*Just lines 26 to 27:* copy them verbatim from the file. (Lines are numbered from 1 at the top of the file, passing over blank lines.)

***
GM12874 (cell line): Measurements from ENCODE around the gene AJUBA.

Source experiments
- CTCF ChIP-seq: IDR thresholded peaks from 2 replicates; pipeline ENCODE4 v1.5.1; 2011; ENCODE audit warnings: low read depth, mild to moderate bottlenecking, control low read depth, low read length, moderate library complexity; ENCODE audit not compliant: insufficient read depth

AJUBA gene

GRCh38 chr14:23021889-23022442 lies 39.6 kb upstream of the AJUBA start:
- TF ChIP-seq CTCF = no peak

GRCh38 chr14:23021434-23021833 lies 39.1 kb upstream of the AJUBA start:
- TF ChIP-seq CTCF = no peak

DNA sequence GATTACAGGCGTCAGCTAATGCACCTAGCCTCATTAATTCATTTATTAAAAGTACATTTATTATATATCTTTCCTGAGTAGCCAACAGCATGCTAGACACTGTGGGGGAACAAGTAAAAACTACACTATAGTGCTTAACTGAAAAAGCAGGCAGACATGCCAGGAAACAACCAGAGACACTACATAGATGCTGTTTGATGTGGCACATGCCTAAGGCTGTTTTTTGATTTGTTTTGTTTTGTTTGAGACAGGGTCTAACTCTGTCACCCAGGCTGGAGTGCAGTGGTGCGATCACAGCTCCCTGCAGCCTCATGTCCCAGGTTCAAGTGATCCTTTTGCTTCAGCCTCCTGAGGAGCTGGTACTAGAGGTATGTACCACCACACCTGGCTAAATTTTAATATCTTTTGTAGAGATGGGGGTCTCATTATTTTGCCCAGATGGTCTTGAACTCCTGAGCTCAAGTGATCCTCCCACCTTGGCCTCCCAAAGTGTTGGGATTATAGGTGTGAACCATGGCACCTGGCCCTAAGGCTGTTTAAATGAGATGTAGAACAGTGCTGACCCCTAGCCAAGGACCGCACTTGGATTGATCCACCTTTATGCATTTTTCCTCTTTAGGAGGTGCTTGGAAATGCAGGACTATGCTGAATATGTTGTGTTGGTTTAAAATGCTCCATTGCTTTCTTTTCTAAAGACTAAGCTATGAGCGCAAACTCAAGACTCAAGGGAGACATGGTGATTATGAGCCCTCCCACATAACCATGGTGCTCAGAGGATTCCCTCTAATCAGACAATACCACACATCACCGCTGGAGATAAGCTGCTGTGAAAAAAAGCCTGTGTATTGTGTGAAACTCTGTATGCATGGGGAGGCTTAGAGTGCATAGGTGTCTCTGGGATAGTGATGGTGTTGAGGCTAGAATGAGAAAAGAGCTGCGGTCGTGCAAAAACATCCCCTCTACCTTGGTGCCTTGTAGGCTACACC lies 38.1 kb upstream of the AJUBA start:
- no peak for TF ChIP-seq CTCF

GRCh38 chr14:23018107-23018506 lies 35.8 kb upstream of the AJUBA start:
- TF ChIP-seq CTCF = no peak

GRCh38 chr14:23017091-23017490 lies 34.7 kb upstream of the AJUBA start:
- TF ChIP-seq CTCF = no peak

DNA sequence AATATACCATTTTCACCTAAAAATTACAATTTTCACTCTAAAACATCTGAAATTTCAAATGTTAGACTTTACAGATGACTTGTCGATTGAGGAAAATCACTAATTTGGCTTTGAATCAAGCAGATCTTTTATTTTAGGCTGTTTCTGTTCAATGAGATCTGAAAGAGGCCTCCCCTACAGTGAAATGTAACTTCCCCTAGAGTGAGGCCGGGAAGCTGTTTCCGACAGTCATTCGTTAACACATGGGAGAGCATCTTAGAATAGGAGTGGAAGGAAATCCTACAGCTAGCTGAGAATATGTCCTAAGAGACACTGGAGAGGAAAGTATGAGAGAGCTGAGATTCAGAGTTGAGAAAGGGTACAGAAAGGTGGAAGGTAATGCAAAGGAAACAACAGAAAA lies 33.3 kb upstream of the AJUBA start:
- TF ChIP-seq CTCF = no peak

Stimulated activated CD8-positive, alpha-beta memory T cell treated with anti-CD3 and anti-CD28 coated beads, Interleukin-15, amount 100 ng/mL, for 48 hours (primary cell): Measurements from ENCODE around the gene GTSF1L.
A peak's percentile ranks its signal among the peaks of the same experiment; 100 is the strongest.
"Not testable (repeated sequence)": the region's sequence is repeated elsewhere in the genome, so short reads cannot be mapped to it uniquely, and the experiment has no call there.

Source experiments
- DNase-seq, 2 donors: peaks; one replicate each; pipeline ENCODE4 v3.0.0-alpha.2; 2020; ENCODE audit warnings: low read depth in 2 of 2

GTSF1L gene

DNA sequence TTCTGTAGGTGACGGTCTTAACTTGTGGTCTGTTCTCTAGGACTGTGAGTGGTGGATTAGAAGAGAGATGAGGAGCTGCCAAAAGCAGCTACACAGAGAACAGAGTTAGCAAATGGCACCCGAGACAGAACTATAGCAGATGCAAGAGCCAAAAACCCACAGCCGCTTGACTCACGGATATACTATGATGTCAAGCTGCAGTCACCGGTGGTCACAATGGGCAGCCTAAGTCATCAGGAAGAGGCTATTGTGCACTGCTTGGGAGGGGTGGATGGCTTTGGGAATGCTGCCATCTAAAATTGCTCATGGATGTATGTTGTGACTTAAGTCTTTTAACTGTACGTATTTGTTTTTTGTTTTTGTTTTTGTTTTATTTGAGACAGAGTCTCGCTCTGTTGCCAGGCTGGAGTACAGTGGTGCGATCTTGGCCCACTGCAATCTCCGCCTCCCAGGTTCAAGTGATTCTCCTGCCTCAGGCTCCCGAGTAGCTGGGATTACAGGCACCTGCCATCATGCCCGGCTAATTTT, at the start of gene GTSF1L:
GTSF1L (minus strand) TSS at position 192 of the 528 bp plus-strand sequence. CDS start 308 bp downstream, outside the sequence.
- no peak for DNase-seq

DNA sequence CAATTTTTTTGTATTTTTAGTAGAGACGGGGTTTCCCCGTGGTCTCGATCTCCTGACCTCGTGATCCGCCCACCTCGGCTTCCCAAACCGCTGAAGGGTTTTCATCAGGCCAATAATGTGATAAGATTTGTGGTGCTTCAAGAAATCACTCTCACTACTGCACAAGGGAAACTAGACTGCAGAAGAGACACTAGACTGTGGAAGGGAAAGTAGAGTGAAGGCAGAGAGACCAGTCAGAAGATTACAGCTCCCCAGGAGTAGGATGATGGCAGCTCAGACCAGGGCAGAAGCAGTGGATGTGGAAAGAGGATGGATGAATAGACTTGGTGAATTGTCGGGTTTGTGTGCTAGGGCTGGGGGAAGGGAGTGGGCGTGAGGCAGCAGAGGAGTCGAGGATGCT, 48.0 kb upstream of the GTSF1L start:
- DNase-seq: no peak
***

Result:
DNA sequence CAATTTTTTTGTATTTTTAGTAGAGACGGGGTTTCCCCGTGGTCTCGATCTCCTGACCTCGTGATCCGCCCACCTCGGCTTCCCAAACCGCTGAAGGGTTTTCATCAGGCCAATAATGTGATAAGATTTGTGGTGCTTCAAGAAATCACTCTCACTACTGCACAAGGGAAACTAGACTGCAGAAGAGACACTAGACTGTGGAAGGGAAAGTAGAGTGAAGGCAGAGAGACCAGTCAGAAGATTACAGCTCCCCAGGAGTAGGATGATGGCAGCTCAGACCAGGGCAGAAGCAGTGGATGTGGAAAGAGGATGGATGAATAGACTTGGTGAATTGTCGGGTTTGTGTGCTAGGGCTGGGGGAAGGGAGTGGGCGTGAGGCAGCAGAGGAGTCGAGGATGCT, 48.0 kb upstream of the GTSF1L start:
- DNase-seq: no peak